The Gas Station was probably not the smartest place to hold a GG Allin show. A converted service station in the heart of New York’s East Village, its small, dank garage, which still reeks of oil and gasoline, is now a performance space, while the fenced-in yard serves as an artist’s studio, studded with jagged metal sculptures and surrounded by junked cars, rusty scrap iron, and towers of welded machine parts. An especially dangerous locale for a riot, which was how most GG Allin shows ended.
The Gas Station show was the culmination of Allin’s first tour after being released from prison in Michigan, where he had been serving a three-year sentence for cutting a woman with a knife in concert. Fronting a number of bands since his debut in 1980, Allin was known for a particularly puerile brand of Stooges/Dolls-inspired punk, but was most notorious for live performances that were unprecedented in the extremes he took to assault and disgust his audiences. Getting sent to jail had forced Allin to renege on his promise to kill himself live onstage on Halloween 1990, and since his release in April, he had backed away from his renowned threat. He still said he was going to go through with it, but postponed it until a time in the distant future when he had “reached his peak.”
As it turned out, when the end finally came, it was under circumstances that couldn’t have been more cliché by rock’n’roll standards. Like so many of the dinosaur rock stars he excoriated, Allin, at the age of 36, died on June 28 of an apparent drug overdose.
Out of control from the get-go, he attacked the crowd with a vengeance that was extreme even for Allin. He viciously cracked several people in the face with his microphone, drawing blood, and knocked one photographer unconscious with his own camera. In the middle of his second song, Allin defecated on the stage, picked up the excrement, and rubbed it on himself and on a woman in the audience. When soundman John Credo then pulled the plug on the show, Allin hurled himself into a set of French doors, sending shattered glass and splintered wood flying. While Allin stumbled about covered in blood from head to toe, the audience began to riot, stampeding into the courtyard, throwing chairs and pieces of metal and bottles from a recycling bin. The bouncers who were hired as security began beating people trapped inside the small performance space with socks filled with metal or rocks. Nervous about his equipment, Credo retreated to his truck and returned to threaten patrons with his pit bull. Allin beat a hasty retreat, putting on a white miniskirt he borrowed from his 17-year-old girlfriend, Liz Mankowski, and jumping into a cab as a mob pursued them down the street. After just one and a half songs, Allin’s last gig was over. “It was the sickest show he ever did,” said Todd Phillips, director of Hated: GG Allin & the Murder Junkies, a documentary about Allin.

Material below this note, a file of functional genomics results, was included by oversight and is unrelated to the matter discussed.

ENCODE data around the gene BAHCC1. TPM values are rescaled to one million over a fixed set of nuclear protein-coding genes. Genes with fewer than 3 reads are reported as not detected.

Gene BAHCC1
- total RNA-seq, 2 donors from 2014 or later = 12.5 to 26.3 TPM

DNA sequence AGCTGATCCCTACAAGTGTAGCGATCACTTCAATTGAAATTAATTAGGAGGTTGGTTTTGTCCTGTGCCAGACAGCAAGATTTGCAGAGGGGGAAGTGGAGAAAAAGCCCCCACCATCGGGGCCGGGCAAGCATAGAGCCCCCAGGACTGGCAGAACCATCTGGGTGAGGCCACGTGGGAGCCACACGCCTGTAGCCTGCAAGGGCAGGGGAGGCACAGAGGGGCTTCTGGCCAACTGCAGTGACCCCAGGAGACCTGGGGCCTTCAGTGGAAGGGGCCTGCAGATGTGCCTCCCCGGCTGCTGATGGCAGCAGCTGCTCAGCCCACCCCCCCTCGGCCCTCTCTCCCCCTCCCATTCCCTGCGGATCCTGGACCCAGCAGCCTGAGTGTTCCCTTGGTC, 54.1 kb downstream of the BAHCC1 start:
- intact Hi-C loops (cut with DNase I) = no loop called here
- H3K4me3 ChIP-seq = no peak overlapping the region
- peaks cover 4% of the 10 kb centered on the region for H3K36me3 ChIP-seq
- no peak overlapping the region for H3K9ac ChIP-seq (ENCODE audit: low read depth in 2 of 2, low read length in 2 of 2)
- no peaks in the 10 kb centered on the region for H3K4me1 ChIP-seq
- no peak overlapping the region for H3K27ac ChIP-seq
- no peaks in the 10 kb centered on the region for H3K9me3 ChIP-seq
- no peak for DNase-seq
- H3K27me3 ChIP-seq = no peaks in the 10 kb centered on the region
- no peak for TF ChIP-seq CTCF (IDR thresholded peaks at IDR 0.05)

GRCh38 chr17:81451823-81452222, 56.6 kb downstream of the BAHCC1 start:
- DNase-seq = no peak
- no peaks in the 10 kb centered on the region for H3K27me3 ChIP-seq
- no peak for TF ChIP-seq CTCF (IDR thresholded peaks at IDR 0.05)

Later that evening, after he scored some heroin, Allin and Mankowski returned to Yount and Puke’s small studio apartment. Puke says Allin snorted about three bags over the next hour before he began to nod out. They talked about the future, about doing a European tour and some spoken word performances. Still wearing his girlfriend’s miniskirt, a jean jacket, leather aviator’s cap, and dog collar, he told Puke, “We gotta do that spoken-word tour, man.” It turned out to be the last thing he ever said.
His friends decided to let him sleep the drugs off sprawled on the floor, his head propped up on a laundry bag. Mankowski went up to the roof with Yount and talked about her relationship with Allin. She had written to him in prison, having seen a show of his in Milwaukee, her hometown, when she was 13. They had been together since his release in April. She told Yount that Allin had told her he loved her and wanted to get married.
At nine o’clock, Puke got up to get ready for work and he and Mankowski went to check on Allin. His body was already cold. They called 911 and his brother and bass player, Merle.
“He was all purple;” Merle said. “He had snot coming out of his nose and blood coming out of his mouth and a big fucking scowl on his face. It was typical GG.” The performer Allin admired most, said Merle, was Hank Williams, who also died of a drug overdose. “He identified with his hard-drinking, lonesome cowboy, gig-to-gig life. They were both outsiders.”
Some of Allin’s most loyal fans now feel that the manner of his death was ironically fitting. “He got everyone thinking he would die onstage on Halloween,” said Puke, “but instead he died quietly some June morning in Alphabet City. GG always said, ‘With GG Allin you don’t get what you expect, you get what you deserve.'”■
Published at Fri, 27 May 2011 09:48:13 GMT